They made the Orioles starter work a bunch in the first inning but only got two baserunners out of the deal and neither of them scored. In the second, Eduardo Núñez contributed a one-out double, but he’d be stranded at second base. After a 1-2-3 third, the Red Sox finally showed a little bit of life in the fourth. There, trailing 1-0, Rafael Devers came up with two outs and he continued to trend in the right direction. The young third baseman took a Bundy changeup the other way and placed it into the Monster Seats for a game-tying solo shot. Devers is at his best when he’s using the whole field, so this was an encouraging sign beyond simply tying the score.
Things only got better in the fifth as the Red Sox continued to rely on big swings to do damage against Bundy. This one started with Sandy León, who continued a mini hot streak with a double high off the Monster. After Jackie Bradley Jr. struck out, Mookie Betts walked up to the plate and did a Mookie Betts thing. That is, he took a fastball up in the zone and ripped it on a line into the Monster Seats, which shouldn’t be as easy as he makes it appear. Andrew Benintendi came up after that and sent a Bundy slider into the bullpen for back-to-back shots, giving the Red Sox a 4-1 lead.
So, we headed to the sixth as Porcello looked for a shutdown inning, but some familiarly bad defense helped prevent that. In that inning, the Orioles got a one-out single from Trey Mancini on a grounder totally misplayed by Núñez on what may be changed to an error shortly after you read this. (Or maybe even before!) Porcello couldn’t work his way around this mistake, allowing a fly ball out to left field by Pedro Alvarez. It was a Fenway special, just barely sneaking over the top of the wall for a two-run home run. Just like that, the lead was cut to one. Porcello would get the next two batters to end the inning, and his night. In all, he had a nice night in which he allowed the three runs over six innings on six hits and three walks with nine strikeouts.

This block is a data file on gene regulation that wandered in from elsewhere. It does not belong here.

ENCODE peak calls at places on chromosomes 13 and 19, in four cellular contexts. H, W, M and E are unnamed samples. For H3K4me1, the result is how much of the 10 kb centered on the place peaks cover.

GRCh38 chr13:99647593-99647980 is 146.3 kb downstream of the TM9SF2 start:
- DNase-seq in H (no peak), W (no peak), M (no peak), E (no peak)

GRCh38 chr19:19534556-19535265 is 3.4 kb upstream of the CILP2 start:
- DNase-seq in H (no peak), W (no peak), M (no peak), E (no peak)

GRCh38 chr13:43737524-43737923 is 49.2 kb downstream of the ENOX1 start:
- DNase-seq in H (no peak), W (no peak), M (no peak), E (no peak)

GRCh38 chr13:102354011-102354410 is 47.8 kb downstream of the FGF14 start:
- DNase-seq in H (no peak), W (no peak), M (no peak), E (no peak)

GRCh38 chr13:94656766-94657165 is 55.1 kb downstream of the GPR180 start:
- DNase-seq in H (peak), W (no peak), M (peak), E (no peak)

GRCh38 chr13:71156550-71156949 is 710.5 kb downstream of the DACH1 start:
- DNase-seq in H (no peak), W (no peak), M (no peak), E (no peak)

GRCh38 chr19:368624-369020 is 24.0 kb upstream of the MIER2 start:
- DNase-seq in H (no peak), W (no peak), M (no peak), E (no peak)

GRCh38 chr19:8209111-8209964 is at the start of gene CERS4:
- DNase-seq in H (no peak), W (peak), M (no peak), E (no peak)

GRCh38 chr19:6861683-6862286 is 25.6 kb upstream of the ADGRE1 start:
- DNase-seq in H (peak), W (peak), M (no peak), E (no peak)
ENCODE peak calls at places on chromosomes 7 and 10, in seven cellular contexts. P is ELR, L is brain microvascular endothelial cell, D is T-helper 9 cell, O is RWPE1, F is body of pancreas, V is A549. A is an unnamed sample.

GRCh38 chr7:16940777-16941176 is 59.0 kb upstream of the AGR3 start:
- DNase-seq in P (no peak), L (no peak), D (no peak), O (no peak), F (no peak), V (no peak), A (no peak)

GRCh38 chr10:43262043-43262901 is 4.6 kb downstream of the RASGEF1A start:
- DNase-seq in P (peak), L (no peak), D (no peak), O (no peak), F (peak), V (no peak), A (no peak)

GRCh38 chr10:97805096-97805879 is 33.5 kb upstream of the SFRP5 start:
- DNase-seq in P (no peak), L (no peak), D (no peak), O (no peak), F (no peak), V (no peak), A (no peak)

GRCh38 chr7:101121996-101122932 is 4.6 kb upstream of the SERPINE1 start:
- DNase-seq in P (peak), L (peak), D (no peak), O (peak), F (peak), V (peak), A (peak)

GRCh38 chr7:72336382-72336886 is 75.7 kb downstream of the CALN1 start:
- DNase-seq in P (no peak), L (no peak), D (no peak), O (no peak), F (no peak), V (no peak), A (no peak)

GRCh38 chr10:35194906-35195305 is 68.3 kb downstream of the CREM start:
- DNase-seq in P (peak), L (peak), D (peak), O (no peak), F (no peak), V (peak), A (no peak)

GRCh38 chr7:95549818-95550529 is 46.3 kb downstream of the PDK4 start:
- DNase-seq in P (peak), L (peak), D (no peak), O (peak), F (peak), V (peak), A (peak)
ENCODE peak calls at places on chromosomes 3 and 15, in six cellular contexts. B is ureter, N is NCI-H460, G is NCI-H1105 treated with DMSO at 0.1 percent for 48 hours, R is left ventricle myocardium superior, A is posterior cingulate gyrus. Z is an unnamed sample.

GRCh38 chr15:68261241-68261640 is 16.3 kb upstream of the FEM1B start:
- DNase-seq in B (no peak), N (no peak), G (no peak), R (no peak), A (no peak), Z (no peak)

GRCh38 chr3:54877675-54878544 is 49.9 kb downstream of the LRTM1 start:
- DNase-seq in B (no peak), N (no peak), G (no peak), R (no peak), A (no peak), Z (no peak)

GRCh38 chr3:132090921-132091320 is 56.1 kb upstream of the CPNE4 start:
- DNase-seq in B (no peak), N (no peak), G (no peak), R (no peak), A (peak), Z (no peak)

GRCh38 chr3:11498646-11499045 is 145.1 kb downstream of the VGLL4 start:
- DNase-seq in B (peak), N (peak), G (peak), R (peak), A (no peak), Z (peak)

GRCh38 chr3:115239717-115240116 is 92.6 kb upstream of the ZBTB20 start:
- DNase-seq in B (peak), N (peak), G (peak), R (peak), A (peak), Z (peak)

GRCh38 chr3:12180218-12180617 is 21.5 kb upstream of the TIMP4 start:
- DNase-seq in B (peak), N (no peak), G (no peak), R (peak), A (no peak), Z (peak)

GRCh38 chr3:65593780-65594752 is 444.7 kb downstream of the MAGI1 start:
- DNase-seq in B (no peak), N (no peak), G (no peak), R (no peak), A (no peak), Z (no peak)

After the Sox went down 1-2-3 in the bottom of the sixth, Joe Kelly came on for the seventh against the top of the Orioles order. He did his job and then some, tossing an impressive 1-2-3 frame that included strikeouts against both Adam Jones and Manny Machado.
In the bottom half, the Red Sox got a little bit of much-needed insurance. Orioles reliever Tanner Scott did himself no favors by walking the eight and nine hitters to lead things off, and that was followed by a Betts fly ball to right field that advanced both runners. Bradley moving to second on the flyball ended up being big, as it brought the infield in. Benintendi then snuck a grounder through the middle — a ball that is likely fielded if the infield could play back in double play depth — and both runs scored.
So, with a new three-run lead, Matt Barnes came in for the eighth and had no trouble at all. Like Kelly, he tossed a 1-2-3 inning with a pair of strikeouts. Craig Kimbrel came on for the save in the ninth, and while he didn’t get a strikeout (it was weird), he set the side down in order and locked down the victory.
The Red Sox will look to lock this series up with a quick turnaround tomorrow afternoon. Eduardo Rodriguez will be on the mound for the Red Sox, and as far as I can tell the Orioles still have not announced a starter. First pitch will be at 1:10 PM ET.